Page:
Russian President Vladimir Putin will visit India for a one-day annual summit starting Thursday. The visit will focus primarily on deepening energy and trade ties between Russia and India.
For Putin, the visit comes at a troubling time for Russia geopolitically. Still isolated by the West for Russia’s support of anti-government rebels in Ukraine in addition to annexing Crimea and reeling economically from the effects of falling oil prices, Russia is looking to reinvigorate its partnership with New Delhi. In an interview with India’s Hindustan Times, Putin notes that “we expect to secure ourselves the role of a reliable energy supplier to Asian markets,” suggesting that he’ll be arriving in New Delhi with one objective superseding others.
Putin’s trip to New Delhi also comes at a time when the Indian government has grown considerably closer to the United States. Indian Prime Minister Narendra Modi visited the United States in September 2014, concluding a series of economic and security agreements. Additionally, India has invited U.S. President Barack Obama to New Delhi as the chief guest at India’s Republic Day celebrations in late January. There is growing anxiety in Moscow that Russia could lose out in the long term to the United States in terms of its defense relationship with India. The United States surpassed Russia as India’s top arms supplier over the past year. Though Russia generally supplied around 75 percent of New Delhi’s defense needs, it is slowly being overtaken by other suppliers including the United States. The shift has led Russia to also approach Pakistan; it recently closed a deal to sell Mi-35 helicopters to Islamabad, upsetting Indian observers.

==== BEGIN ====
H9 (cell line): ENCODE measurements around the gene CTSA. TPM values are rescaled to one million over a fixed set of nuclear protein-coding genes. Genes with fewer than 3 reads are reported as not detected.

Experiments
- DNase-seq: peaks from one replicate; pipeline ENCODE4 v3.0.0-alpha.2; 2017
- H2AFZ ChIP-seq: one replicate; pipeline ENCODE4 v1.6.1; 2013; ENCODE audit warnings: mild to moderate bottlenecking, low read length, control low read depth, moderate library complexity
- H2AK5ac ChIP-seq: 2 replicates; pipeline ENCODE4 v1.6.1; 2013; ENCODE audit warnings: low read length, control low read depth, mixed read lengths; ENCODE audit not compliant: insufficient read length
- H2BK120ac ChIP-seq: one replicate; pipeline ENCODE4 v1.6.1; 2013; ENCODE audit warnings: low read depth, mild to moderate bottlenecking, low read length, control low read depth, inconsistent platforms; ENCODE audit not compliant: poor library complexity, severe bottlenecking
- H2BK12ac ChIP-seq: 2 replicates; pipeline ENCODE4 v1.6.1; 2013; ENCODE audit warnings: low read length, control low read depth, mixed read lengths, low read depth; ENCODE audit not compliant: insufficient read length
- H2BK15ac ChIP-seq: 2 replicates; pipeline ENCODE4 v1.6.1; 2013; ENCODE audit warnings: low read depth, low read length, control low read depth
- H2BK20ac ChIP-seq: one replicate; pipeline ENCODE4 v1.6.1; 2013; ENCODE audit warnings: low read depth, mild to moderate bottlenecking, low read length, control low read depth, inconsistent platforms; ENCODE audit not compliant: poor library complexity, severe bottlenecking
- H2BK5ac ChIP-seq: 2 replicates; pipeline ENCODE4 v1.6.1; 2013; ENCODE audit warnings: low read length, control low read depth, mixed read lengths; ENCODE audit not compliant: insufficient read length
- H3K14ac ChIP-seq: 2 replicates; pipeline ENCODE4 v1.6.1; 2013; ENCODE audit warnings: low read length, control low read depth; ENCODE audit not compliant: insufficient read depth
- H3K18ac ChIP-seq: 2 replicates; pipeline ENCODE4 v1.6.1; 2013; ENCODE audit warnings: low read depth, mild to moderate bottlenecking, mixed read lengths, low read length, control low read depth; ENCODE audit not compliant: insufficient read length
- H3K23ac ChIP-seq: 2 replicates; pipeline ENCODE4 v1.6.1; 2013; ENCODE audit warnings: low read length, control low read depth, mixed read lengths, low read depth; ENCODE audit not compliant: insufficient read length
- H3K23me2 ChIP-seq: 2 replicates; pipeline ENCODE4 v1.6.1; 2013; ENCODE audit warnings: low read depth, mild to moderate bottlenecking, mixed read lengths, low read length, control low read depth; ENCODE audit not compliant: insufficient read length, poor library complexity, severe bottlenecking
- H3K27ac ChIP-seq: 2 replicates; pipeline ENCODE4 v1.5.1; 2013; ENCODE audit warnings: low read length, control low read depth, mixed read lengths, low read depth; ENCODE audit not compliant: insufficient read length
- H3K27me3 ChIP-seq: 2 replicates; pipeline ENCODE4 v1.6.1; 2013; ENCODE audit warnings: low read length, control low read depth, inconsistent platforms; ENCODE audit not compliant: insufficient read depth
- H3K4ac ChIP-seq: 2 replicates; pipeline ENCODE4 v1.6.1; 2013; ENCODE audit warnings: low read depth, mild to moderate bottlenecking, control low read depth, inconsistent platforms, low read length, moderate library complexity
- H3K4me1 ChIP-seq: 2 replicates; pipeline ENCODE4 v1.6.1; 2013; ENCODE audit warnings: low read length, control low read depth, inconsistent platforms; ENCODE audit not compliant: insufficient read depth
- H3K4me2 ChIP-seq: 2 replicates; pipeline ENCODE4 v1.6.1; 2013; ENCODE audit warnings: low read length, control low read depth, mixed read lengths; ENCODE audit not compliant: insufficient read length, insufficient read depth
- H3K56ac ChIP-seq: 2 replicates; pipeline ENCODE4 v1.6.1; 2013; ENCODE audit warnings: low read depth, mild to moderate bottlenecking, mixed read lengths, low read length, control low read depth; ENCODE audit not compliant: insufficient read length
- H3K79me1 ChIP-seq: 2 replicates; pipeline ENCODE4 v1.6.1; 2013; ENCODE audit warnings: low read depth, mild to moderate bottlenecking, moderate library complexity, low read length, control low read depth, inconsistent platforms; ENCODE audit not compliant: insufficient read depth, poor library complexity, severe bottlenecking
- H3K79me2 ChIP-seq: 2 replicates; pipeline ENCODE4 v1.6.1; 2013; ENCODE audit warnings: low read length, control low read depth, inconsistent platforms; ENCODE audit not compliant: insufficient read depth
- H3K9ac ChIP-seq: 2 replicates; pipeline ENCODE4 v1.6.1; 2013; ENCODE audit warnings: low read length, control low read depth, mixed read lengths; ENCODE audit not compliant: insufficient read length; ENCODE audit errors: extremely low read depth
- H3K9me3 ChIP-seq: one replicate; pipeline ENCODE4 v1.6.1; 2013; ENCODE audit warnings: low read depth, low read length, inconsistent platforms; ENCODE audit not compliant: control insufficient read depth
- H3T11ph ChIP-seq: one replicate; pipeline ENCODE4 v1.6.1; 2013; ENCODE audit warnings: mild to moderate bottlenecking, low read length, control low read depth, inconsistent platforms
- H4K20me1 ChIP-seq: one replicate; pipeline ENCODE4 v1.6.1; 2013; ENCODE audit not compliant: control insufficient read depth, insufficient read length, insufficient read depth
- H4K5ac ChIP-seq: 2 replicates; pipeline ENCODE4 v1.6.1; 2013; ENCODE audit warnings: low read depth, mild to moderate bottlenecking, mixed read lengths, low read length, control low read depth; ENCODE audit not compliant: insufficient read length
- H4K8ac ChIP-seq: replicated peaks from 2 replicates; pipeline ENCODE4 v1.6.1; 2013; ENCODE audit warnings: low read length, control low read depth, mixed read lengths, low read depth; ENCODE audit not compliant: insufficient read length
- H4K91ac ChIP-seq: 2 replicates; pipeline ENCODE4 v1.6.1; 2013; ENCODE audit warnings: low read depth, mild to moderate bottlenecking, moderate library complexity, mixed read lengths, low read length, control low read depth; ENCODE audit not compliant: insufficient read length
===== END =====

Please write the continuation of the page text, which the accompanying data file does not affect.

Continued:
The energy angle could prove to work in Putin’s favor. India remains starved for energy and the current government has prioritized both the expansion and diversification of energy suppliers. For Russia, long-term commitments are absolutely necessary. Facing increasing geopolitical isolation and economic uncertainty, Russia is interested in long-term deals in a similar vein to the $400 billion natural gas deal with China concluded earlier this year.
While India has generally been closer to Russia than the United States, with a bilateral partnership dating back to the latter years of the Cold War, India’s shift from a Congress-led coalition government fixated on non-alignment and distancing itself from the West to a more pragmatic government under the Bharatiya Janata Party (BJP) has somewhat cost Russia diplomatically. Ahead of his trip to India, Putin referred to India as a “reliable and time tested partner.”
Modi will be meeting with Putin from a position of relative strength. Modi has already made a name for himself as a dynamic diplomat, traveling and forging relations with a variety of countries. However, Modi has nothing to gain by distancing India from Russia. In fact, on the contrary, Modi will likely go all-in, emphasizing the historic closeness between India and Russia during Putin’s visit.